Despite the Korean supplier industry worries about the tepid sales of the iPhone X
in this and the next quarters, Samsung is gearing up to start mass production of the iPhone Xs
displays next month, report local publications. Apple, as well as analysts following it, initially forecast overall sales of the X at a cool 100 million
, and the OLED display orders to Samsung indicated it in all earnesty, too.
The high price, and people's changing habits to keep their current phones longer, however, threw a monkey wrench in those plans, and iPhone X
suppliers reportedly got a 50% order cut
this quarter, including Samsung, which was left with OLED display production overcapacity. This is a huge cut for the Korean parts industry orders, and the companies were hoping for a recovery in the second half of the year, when Apple gears up for the rumored two new iPhones with OLED screens
Their prayers might have been heard, as reports are that Samsung has restarted production at its OLED plants, and is prepping to ship a 100 million panels in total this year, 25 million for the iPhone X, and 75 million for its successor, provided that Apple agrees on the price. Last year, almost a third of the tag to produce an iPhone X went to Samsung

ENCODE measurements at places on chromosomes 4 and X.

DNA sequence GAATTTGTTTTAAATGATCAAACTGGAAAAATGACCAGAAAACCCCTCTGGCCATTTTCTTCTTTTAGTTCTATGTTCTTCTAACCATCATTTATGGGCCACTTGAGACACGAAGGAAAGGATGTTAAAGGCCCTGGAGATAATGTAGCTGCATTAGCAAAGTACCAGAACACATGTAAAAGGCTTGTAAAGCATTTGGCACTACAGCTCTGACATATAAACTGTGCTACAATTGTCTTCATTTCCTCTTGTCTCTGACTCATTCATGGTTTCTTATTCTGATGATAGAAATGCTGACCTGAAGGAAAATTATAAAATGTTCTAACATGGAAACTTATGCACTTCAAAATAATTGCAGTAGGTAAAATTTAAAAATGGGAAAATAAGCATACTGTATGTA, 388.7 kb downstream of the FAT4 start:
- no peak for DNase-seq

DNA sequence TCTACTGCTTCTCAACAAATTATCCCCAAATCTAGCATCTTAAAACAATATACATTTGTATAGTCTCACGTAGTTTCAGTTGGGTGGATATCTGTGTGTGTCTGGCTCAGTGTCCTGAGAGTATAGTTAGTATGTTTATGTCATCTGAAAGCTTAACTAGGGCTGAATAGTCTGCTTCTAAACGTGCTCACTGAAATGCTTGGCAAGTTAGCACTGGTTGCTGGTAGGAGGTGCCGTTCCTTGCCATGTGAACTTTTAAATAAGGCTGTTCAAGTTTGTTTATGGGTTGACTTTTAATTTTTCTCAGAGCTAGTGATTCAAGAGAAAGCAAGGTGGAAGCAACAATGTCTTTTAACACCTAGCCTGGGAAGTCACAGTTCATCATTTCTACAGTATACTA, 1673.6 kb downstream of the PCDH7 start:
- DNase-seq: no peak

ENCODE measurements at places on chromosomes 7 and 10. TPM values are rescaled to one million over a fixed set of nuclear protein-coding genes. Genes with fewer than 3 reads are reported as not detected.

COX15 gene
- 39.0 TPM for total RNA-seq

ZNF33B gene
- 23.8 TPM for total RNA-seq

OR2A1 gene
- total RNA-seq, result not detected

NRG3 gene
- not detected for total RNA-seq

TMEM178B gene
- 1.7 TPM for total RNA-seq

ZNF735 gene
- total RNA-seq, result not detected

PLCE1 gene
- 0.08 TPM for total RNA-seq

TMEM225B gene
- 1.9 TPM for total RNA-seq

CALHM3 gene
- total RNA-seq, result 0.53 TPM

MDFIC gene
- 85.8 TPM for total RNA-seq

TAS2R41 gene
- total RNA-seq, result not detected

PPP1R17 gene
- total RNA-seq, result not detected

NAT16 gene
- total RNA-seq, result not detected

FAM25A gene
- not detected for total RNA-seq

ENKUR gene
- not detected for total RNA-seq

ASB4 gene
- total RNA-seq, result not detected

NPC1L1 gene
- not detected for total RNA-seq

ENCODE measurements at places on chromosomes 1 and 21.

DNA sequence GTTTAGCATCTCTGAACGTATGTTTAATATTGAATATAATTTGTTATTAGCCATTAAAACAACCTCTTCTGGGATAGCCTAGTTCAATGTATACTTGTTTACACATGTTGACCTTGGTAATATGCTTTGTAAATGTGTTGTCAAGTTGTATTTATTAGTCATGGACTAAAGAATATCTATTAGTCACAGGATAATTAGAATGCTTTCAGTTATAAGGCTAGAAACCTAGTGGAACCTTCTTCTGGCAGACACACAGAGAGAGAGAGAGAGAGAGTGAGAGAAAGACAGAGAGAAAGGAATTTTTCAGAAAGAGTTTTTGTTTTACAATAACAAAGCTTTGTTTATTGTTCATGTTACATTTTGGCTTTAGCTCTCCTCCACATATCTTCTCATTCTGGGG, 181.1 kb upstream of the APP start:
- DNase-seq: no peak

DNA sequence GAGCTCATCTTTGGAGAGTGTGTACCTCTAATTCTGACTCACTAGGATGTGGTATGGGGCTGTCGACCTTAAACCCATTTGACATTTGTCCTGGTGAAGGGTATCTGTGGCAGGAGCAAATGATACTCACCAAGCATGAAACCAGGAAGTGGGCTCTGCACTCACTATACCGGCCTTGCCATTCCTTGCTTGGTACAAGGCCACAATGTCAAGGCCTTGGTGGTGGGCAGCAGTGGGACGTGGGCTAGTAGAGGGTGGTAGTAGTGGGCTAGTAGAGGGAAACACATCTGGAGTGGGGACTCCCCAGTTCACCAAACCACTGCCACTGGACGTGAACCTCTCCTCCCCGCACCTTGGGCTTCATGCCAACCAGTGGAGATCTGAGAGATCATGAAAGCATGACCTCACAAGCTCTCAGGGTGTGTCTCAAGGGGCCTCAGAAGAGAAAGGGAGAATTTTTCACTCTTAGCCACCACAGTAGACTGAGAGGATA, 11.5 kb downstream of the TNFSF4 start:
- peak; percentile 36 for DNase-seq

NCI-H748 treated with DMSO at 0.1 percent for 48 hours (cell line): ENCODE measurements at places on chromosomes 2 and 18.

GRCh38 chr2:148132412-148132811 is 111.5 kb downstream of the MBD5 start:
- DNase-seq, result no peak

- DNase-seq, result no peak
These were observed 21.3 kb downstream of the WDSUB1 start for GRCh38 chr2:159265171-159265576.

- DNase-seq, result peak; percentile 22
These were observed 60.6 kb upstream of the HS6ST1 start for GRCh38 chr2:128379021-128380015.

, and Apple is looking for ways to cut that, so that it can be more flexible
with the final retail pricing of the Xs, or whatever follows.
The negotiations are still in flux, and a recent visit of Samsung honchos to Apple's HQ didn't end with mutual understanding. To reach Apple's lower tag demands, Samsung has apparently offered to supply the Y-Octa panels that it uses for the S9+. These are cheaper to produce, though the yield might not be enough for Apple's mass quantities. Still, the insiders say that Samsung will start slow, with 2-3 million panels next month, and double that from June, so there might be light at the end of the OLED tunnel for all involved, including for LG, which is said to produce the screens
for the larger, 6.4" iPhone Xs
Still, Apple is said to have much humbler estimates for the sales of its OLED iPhones this year, and will be betting on an eventual more affordable LCD model instead. That one, dubbed the iPhone 9
, is expected to sport a 6.1" screen
, but it will be supplied by Japan Display and Sharp, apparently, leaving crumbs for Korean companies. While Apple's renewed interest in LCDs is said to result in 150 million units of the iPhone 9 sold overall, up from a 100 million forecast before, the switch may come entirely from the diminished orders for OLED iPhones. Still, it remains to be seen how these preliminary numbers pan out in the end.